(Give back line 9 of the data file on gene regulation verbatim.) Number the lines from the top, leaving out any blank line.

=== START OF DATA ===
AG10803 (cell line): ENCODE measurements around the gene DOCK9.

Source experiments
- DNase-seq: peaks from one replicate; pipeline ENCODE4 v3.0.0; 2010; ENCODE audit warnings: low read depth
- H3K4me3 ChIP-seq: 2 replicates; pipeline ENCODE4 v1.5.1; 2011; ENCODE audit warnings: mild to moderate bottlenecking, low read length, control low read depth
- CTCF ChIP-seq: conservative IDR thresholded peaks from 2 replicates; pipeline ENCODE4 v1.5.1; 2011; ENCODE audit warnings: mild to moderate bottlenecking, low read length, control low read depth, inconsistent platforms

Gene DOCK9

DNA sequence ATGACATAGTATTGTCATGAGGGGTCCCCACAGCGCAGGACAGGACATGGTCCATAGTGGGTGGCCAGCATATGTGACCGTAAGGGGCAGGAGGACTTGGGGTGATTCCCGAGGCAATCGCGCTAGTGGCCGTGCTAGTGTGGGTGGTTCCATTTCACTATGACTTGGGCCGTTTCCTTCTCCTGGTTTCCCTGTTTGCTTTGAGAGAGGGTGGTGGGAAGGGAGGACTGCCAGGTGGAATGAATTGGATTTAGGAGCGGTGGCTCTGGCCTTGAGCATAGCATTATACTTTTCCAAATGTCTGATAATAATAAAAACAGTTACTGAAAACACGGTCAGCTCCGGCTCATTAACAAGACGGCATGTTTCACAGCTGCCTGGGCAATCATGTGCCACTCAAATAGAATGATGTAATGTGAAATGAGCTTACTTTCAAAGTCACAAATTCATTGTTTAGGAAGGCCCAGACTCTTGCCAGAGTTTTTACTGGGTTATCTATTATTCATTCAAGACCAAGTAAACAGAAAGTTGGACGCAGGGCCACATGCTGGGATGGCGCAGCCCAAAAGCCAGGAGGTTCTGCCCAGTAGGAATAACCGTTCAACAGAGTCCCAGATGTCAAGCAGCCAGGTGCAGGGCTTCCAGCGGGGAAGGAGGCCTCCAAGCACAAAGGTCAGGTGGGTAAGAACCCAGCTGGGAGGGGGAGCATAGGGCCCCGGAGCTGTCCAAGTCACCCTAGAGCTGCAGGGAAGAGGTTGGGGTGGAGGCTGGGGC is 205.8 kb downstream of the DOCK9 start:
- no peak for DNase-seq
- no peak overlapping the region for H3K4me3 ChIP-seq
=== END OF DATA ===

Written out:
- no peak overlapping the region for H3K4me3 ChIP-seq